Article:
Analysis of CD3 depleted grafts needs special protocols and has to take into account the rare number of T cells among the huge overall number of cells. Therefore, a multigating strategy should be implemented and validated, and T cells should be determined using several parameters. Exclusion of myeloid cells by CD33 could be helpful as well as the use of CD3 in a bright fluorochrome like APC. Gating can be facilitated by using a “spiked” probe with cells of the negative fraction and a small percentage of cells from the positive fraction added to set the gate for subsequent analysis of the negative fraction. For statistical reasons, a minimum of 1 × 106 events should be acquired. To prevent takeover of cells from a previous tube, special care should be taken like flushing the cannula with water before the actual acquisition or to clean the cannula on the outside (Schumm et al. 2013).

TcRαβ Depletion

This procedure removes αβ + T lymphocytes via a biotinylated anti-TcRαβ Ab followed by an anti-biotin Ab conjugated to magnetic microbeads while retaining both γδ + T lymphocytes and natural killer cells in the graft.

Depletion with the TcRab reagent has been shown to be associated with a high depletion efficacy (4.7 log), better than after CD3 depletion (4.0 log) and similar to CD34+ enrichment (4.6 log). Moreover, the results differ less than those after CD3 depletion, resulting in <50 × 103/kg infused residual TCRαβ+ T cells, even in small children (Schumm et al. 2013).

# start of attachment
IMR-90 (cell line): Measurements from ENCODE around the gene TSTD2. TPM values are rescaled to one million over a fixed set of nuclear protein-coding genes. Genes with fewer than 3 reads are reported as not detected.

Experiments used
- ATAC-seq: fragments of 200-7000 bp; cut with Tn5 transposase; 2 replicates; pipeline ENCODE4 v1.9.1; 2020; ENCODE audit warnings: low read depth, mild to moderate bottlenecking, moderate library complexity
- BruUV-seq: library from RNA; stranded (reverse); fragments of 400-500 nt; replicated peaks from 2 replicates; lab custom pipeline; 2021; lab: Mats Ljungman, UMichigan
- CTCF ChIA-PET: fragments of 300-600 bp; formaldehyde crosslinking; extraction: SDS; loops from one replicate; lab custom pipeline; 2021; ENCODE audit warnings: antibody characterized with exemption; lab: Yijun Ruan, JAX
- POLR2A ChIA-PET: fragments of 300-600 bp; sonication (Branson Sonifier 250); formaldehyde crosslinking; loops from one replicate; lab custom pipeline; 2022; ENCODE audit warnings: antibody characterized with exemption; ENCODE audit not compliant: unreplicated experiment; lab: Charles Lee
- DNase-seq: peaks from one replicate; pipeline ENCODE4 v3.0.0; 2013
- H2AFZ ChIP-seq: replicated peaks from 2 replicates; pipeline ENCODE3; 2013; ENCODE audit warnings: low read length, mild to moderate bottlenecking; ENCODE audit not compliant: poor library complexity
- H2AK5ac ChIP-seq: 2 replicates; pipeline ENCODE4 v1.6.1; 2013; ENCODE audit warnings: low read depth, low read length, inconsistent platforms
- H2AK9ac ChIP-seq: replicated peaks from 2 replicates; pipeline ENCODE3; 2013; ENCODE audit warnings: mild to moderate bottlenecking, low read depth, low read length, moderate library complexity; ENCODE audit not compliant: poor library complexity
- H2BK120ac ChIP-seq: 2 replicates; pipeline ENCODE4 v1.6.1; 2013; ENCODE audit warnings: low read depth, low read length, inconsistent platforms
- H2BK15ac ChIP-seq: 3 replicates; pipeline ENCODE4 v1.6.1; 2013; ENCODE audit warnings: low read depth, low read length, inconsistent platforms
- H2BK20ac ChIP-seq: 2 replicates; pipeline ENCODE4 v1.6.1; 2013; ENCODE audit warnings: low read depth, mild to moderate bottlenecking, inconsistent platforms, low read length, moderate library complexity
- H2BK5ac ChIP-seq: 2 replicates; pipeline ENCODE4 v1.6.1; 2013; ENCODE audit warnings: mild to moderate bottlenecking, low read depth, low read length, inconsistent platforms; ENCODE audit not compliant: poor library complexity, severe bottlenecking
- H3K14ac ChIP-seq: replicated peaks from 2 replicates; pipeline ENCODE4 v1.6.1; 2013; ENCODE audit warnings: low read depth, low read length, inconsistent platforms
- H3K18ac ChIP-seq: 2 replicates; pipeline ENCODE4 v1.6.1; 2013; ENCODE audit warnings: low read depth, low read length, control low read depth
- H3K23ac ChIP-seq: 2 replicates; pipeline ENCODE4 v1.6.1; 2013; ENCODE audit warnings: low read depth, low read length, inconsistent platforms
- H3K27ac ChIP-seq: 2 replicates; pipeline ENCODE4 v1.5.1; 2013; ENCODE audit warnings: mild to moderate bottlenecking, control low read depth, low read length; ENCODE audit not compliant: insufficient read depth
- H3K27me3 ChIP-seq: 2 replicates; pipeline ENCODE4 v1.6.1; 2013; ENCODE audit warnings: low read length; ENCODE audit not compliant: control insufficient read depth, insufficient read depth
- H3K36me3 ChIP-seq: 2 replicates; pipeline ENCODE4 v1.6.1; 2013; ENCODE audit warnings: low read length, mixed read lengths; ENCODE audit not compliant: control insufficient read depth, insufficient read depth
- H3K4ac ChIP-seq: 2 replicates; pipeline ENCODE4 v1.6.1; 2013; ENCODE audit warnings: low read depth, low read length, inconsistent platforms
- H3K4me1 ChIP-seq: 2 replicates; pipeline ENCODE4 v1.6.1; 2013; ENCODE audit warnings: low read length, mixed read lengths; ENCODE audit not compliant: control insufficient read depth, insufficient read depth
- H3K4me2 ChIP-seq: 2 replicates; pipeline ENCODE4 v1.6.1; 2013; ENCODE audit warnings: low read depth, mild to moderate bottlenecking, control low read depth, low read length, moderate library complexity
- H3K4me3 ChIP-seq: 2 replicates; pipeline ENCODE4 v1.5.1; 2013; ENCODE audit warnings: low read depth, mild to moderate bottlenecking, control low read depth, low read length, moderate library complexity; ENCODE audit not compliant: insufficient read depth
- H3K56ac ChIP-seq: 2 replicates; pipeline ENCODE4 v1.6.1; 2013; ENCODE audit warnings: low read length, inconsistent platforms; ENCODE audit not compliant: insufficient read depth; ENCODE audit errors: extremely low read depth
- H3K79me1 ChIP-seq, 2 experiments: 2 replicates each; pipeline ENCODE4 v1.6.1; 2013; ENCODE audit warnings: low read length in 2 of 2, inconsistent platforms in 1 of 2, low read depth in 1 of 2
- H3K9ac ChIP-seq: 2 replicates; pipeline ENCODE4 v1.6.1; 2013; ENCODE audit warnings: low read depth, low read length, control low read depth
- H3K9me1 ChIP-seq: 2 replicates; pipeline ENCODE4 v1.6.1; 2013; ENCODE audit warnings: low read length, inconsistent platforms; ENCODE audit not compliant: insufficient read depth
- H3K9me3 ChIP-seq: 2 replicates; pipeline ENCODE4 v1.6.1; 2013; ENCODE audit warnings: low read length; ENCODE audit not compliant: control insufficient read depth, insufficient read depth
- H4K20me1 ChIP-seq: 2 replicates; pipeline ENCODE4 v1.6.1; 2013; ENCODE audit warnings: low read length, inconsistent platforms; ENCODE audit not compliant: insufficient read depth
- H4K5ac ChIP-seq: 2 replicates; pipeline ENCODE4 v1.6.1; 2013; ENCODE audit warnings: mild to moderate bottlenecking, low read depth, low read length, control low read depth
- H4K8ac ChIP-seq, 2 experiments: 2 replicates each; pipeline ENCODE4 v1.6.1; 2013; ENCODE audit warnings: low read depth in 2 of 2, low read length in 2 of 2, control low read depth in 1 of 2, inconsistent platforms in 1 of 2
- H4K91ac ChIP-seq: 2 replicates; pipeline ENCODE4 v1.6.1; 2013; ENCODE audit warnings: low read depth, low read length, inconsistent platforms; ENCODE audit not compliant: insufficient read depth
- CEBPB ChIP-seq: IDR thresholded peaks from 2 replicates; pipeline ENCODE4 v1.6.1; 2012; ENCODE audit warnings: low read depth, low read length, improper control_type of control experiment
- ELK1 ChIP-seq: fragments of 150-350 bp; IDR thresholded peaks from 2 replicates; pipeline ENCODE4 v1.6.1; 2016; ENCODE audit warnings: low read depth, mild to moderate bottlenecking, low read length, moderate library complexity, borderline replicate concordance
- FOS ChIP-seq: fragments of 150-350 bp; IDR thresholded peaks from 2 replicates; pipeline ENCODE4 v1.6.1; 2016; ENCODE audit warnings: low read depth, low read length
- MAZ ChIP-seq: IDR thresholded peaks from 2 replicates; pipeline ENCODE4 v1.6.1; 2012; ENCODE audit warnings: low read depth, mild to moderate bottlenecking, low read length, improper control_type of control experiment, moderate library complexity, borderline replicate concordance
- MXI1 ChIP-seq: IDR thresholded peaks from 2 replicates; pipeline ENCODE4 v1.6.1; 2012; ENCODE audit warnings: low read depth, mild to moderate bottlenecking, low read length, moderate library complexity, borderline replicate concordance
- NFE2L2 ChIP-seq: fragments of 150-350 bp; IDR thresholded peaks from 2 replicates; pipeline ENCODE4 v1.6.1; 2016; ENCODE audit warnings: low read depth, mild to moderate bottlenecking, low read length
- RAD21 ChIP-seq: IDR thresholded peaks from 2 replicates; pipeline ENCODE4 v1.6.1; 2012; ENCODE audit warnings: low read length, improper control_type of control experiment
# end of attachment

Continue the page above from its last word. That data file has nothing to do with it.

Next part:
Compared to CD34 selected grafts, a faster expansion was seen for CD3+ and for CD56+ in the early phase after haplo-HSCT, probably caused by expansion of co-transfused γδ T cells and NK cells (Lang et al. 2015). Moreover, clinical trials in children and adults demonstrated a very low incidence of acute and chronic GvHD as well as favorable engraftment and TRM rates (Locatelli et al. 2017; Kaynar et al. 2017). The method was successfully used to avoid GvHD also in MUD HSCT (Maschan et al. 2016).

Detection of TcRαβ+ T cells should be done with the same precaution used for CD3 depleted cells, with a minimum of 1 × 106 events and several parameters for the identification of the TcRαβ+ cells. Pregating on CD3-PE vs 7-AAD has been shown to be very helpful as well as gating on TcRαβ and TcRγδ cells in the consecutive dot plot (Schumm et al. 2013).

CD19 Depletion

Depletion of CD19+ B cells can be done together with CD3 or TcRαβ depletion and prevents effectively the occurrence of EBV-associated PTLD. Although the threshold dose of contaminating B cells is still not defined, no cases of PTLD were observed in two multicenter trials with 104 children and adults after infusion of median numbers of 28 and 7 × 103 CD20+ cells/kg BW, respectively (Lang et al. 2014; Federmann et al. 2012).

Alternatively, B-cell depletion can be done in vivo by infusion of therapeutic anti-CD20 mAbs (Locatelli et al. 2017).